Who will be the winners: Fintechs or banks? We asked the customers!
To rewatch this webinar, please click here.
Who will be the Winners: FinTechs or Banks?
Sweden is one of the most technologically advanced countries in the world- boasting prominent unicorns and will likely be one of the first to go cashless. The nation also has 4 large banks which have held around 70% of the market consistently. However, these banks are nervous and have been investing in numerous FinTechs- so PA asked: which do customers prefer?
PA found customers priorities with their banks are:
Fees: consumers want to pay the lowest fees and are willing to choose their bank on this
Insight: customers want to be educated and not just informed
Show Everything I Need in One Place: e.g. an app & 76% of respondents have multiple banks
Make it Easy: customers use to ease (e.g. Amazon or Uber) and often unaware of regulations
Do it My Way: a need for every customer, such as a local bank or fully digital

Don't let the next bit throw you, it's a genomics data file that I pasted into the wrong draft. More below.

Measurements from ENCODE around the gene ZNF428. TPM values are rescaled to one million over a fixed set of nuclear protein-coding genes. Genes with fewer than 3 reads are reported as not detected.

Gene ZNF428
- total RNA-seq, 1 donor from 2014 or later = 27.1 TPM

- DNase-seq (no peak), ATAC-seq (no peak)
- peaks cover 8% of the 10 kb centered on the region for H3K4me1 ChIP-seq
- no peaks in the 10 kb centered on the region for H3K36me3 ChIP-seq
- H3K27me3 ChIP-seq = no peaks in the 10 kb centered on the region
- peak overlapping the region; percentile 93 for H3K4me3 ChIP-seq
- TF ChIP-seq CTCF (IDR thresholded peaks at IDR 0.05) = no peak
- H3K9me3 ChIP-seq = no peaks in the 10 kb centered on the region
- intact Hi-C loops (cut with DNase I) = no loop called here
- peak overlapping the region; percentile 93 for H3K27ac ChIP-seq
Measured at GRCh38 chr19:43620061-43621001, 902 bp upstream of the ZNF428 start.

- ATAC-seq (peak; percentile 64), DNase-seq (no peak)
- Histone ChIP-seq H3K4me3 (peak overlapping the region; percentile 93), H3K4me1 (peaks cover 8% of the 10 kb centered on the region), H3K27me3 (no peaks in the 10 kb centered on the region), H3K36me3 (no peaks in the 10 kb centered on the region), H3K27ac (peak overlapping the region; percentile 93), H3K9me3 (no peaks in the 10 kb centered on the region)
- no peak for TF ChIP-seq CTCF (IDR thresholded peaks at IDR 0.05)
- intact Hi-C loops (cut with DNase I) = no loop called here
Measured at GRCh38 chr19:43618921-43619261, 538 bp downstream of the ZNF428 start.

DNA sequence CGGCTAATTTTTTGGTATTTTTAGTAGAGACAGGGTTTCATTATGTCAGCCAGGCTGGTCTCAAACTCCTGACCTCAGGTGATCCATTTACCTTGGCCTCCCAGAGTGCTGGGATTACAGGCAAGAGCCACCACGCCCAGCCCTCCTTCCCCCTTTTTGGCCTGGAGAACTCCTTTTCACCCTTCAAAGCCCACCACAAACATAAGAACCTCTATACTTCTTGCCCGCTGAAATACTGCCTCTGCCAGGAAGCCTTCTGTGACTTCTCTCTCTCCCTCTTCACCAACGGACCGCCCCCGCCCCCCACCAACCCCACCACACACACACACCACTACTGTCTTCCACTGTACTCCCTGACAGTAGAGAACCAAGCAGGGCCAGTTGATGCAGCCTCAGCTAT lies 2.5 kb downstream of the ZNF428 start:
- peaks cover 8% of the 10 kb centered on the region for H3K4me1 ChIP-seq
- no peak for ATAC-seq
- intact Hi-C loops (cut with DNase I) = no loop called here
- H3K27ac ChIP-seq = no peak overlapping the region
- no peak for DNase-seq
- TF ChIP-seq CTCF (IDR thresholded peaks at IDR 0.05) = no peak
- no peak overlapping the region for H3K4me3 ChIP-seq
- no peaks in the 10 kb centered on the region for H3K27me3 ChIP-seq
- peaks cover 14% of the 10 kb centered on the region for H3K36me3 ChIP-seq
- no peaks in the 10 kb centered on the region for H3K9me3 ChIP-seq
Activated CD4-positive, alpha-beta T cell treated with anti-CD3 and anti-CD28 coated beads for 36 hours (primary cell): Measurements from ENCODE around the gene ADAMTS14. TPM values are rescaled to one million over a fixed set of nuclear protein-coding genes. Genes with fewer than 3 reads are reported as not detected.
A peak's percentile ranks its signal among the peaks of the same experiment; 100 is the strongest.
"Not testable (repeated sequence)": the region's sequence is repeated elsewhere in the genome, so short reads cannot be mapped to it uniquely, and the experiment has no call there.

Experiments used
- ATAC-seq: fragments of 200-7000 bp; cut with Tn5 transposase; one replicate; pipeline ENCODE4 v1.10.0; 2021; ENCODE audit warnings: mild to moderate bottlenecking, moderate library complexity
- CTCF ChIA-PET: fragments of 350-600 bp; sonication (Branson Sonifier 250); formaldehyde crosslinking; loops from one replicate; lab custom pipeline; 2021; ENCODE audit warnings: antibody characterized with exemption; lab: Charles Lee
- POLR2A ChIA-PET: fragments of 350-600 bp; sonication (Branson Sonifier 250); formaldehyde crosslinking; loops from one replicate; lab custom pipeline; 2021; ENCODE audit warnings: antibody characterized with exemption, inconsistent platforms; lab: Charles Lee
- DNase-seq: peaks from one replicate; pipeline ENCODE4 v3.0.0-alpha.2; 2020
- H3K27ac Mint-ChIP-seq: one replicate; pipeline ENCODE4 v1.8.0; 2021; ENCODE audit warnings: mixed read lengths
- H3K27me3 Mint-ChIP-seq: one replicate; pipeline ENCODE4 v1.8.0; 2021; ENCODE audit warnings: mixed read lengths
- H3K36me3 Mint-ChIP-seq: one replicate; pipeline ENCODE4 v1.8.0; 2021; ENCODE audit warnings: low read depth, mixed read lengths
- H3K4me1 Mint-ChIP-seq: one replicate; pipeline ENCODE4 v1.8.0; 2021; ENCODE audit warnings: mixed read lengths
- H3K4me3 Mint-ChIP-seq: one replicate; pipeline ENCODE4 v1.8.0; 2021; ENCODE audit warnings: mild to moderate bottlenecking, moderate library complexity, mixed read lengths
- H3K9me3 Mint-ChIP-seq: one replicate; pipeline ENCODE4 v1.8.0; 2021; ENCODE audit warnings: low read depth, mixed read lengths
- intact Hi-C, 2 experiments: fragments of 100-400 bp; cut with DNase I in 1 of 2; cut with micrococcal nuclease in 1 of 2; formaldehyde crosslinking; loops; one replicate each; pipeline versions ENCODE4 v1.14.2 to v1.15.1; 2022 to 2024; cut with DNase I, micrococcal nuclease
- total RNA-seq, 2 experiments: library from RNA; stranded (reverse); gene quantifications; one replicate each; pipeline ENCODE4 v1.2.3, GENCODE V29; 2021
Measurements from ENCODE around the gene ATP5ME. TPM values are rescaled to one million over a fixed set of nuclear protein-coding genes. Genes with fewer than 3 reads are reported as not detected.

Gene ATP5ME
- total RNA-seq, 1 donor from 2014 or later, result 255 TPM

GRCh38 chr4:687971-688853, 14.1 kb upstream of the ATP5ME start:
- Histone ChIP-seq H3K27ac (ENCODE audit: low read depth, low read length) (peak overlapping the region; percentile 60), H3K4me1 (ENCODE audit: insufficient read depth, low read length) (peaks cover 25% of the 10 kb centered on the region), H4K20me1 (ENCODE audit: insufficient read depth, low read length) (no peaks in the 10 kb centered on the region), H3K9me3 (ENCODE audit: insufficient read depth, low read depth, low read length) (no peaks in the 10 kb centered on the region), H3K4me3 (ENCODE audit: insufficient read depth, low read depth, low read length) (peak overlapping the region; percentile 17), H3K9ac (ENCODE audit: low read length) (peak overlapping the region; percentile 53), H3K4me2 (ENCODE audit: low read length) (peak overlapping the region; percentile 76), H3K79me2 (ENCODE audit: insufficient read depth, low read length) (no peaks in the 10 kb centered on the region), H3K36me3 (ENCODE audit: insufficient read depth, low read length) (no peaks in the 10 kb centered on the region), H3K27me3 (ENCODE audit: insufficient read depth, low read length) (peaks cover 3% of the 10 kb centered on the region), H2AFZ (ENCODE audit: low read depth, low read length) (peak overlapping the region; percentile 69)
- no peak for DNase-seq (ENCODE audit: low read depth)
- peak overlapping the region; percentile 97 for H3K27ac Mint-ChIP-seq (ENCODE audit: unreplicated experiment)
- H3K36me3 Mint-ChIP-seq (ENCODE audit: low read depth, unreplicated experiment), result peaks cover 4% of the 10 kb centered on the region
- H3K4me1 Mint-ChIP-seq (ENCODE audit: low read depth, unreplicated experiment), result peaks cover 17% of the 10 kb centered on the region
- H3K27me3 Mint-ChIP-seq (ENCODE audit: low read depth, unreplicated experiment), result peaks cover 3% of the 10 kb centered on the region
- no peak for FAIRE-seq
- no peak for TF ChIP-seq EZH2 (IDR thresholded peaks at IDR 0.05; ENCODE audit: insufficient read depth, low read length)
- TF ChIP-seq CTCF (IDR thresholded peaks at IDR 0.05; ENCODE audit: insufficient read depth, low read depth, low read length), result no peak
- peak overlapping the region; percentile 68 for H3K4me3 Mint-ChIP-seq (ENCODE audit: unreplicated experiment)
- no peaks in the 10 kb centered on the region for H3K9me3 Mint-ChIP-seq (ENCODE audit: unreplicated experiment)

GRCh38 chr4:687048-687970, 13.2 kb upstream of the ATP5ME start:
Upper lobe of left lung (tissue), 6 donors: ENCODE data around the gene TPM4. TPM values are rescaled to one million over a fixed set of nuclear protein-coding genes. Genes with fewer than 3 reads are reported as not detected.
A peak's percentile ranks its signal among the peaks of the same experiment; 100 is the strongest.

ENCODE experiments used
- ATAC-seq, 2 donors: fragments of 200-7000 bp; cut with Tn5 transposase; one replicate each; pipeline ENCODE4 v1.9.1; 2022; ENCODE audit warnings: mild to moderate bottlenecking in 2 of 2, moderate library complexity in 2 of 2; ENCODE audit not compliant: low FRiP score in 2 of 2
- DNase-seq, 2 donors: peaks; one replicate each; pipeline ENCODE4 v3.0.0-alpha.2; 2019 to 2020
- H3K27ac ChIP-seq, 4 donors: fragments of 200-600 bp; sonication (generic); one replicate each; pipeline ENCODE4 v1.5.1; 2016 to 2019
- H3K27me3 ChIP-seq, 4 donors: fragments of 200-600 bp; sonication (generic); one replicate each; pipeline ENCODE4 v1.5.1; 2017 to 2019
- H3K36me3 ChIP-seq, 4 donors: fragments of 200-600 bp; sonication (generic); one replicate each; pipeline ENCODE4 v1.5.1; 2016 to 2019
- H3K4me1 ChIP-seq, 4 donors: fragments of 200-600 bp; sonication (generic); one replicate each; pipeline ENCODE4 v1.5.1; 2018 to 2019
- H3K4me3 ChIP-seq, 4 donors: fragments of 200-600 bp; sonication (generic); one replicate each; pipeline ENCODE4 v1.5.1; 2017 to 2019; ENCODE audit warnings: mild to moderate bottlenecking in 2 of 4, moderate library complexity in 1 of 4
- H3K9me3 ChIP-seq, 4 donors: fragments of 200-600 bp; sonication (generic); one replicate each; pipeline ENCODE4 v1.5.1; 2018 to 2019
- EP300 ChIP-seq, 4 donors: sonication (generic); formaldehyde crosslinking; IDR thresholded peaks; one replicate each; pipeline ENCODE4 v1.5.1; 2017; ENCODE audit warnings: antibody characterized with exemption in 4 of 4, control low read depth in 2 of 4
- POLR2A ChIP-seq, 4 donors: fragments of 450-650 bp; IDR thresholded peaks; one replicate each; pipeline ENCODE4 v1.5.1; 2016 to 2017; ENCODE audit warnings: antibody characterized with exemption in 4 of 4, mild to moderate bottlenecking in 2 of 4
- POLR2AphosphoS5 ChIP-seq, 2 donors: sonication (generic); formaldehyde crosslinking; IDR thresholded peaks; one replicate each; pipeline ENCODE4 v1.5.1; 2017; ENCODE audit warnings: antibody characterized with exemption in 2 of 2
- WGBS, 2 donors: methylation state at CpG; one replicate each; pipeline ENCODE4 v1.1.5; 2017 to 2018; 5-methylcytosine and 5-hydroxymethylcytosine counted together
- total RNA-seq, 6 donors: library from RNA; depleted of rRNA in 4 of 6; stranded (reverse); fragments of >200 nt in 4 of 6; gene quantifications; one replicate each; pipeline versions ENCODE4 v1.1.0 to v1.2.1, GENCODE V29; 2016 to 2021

Grow our Relationship: 62% have been with their bank 10+ years and want proactivity
PA found customers prefer FinTechs when they have the backing of a bank and 68% of respondents would use a digital-only financial services provider.
It may not be about asking people what they want; after all, Steve Jobs would say “our job is to figure out what they’re going to want before they do” rather than ask.
There are 4 different levels of services by financial services firms (as shown above) and FinTechs are trying to compete with these in order to acquire their customers. Evidence of a ‘Value Driver’ can be shown by the launch of ‘Marcus’ by Goldman Sachs which offered high interest rates on deposits and had drawn in $60bn in deposits by January (2020) despite not featuring all the expected ‘Hygiene’ factors.
Klarna is an example of a ‘Delighter’ as it simplified the payment point and saved customers time.
Partnerships are hard, firms worry about cannibalising their own margins, and come in 3 forms:
Clear Superiority: e.g. best tech & low costs- like TransferWise (a favourite of neobanks)
Outside Core Competence: e.g. partnering to integrate accounting packages (like Tink)
Leverage Balance Sheet: big banks leverage their assets (Marcus used for Apple credit card)